When the Consumer Financial Protection Bureau finalized its mortgage underwriting rule in 2013, it granted government-backed loans an exemption. Years later, the government-backed market appears to be enjoying the benefits, sparking a debate about whether the exemption should remain.
The CFPB rule essentially freed loans backed by the government-sponsored enterprises and other agencies from complying with a debt-to-income maximum imposed on other mortgages. Yet recent growth in loans with higher debt-to-income has prompted a debate over the exemption. The Trump administration says it gives government-backed loans an unfair advantage.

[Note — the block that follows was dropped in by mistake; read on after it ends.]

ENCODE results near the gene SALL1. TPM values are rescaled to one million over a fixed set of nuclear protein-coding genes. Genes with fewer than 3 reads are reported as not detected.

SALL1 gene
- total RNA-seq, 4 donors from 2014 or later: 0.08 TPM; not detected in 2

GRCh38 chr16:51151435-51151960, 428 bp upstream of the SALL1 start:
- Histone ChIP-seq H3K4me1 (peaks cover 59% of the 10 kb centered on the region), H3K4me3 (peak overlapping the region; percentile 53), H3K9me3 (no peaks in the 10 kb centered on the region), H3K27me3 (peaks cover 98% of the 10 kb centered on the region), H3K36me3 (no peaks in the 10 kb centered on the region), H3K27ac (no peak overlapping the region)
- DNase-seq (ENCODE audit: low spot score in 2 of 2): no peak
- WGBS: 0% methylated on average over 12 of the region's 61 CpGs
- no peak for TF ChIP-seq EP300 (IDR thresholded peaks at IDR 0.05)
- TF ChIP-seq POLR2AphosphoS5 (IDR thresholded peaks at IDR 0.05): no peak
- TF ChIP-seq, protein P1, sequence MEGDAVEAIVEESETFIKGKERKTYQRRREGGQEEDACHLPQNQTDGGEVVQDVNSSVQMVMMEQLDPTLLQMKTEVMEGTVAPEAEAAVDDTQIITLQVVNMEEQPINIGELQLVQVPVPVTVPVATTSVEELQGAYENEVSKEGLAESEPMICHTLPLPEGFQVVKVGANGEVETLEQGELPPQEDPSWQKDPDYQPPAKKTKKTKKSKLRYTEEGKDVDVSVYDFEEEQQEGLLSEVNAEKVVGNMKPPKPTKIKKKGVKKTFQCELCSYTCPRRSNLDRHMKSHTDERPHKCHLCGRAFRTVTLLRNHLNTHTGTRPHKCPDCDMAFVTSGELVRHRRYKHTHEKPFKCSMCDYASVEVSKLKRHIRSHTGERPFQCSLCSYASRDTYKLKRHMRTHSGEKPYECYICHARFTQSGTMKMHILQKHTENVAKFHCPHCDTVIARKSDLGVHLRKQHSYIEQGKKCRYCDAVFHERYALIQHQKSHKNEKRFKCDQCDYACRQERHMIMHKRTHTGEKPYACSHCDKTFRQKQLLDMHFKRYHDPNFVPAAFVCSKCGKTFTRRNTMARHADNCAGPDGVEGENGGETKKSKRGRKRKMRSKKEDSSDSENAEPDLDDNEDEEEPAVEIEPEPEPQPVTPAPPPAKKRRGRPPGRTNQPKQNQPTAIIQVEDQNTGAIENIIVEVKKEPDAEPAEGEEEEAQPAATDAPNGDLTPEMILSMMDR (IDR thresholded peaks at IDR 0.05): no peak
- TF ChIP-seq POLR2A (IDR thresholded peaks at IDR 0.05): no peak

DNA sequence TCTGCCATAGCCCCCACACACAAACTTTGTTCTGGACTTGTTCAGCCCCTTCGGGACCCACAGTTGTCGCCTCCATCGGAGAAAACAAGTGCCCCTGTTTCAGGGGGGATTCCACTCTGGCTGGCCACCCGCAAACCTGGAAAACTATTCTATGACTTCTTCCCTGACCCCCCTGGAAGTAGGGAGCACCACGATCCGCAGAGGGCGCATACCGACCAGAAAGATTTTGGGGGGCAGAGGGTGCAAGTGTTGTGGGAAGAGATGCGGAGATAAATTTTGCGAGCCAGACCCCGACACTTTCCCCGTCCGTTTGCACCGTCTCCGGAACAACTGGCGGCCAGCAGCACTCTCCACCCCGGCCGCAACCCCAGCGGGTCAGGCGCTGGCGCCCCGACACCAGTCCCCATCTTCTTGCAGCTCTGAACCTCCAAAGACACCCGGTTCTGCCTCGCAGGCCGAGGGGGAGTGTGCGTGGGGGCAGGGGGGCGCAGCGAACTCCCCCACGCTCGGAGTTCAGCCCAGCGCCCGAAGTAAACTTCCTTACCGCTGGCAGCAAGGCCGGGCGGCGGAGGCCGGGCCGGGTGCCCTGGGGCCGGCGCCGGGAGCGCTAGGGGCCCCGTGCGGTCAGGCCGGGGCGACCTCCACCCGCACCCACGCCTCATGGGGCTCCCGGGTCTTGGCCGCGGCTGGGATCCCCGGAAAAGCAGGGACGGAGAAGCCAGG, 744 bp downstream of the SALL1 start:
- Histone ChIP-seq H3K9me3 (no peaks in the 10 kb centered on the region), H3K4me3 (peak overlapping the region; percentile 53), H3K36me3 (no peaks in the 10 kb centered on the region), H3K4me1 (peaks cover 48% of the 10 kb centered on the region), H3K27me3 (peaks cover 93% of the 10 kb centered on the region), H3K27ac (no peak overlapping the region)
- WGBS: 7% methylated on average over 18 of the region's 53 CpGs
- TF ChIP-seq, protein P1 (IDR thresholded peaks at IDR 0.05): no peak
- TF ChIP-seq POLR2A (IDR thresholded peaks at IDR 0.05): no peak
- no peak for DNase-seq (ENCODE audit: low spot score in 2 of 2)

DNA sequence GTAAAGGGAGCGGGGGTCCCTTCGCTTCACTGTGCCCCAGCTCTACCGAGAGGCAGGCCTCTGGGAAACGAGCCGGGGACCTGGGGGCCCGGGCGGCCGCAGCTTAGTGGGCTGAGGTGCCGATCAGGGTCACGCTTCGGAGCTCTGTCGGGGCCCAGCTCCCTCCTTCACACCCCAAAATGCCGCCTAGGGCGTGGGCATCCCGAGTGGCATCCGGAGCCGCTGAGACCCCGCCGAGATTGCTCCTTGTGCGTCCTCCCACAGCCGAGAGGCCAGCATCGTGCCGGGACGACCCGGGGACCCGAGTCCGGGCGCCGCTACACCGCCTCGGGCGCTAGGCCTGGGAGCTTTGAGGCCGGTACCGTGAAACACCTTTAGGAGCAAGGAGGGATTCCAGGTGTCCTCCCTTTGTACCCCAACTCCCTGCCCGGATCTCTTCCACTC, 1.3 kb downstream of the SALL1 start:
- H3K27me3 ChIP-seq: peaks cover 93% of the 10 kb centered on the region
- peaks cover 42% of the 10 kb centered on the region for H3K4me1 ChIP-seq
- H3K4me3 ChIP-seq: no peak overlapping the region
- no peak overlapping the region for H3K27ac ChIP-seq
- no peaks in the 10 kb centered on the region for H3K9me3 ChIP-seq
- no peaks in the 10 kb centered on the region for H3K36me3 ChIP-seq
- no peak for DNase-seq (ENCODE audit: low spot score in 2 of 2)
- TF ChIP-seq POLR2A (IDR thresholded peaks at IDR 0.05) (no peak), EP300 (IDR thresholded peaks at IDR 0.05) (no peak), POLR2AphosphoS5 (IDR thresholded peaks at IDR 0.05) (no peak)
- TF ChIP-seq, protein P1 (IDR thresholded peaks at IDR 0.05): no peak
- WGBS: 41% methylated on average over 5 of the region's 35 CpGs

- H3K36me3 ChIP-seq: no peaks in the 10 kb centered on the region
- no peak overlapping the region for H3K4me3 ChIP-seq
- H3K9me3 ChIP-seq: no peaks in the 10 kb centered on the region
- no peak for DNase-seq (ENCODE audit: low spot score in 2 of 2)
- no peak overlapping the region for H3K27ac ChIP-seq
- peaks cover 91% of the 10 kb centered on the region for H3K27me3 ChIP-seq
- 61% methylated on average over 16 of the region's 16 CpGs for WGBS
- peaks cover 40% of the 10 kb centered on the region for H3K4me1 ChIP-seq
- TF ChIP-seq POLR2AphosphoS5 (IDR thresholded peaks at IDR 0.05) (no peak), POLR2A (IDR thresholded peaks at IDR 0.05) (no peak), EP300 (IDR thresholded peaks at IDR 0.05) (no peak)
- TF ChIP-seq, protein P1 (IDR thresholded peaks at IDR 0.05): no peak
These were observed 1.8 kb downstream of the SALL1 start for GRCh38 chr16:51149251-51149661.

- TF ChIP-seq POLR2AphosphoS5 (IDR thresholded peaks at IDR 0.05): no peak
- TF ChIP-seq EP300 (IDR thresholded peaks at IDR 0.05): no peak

In its June report recommending changes to financial regulatory policy, the Treasury Department said higher-DTI loans that are allowed through the GSEs’ exemption and other federal guarantee programs, while other mortgages must stick to the CFPB’s strict limits, create “an asymmetry, and regulatory burden, for privately originated mortgages.” The Treasury report recommended that the CFPB should eliminate the exemption for GSEs. But it also suggested that all market participants could be eligible for more flexible DTI limits.
Read more in American Banker.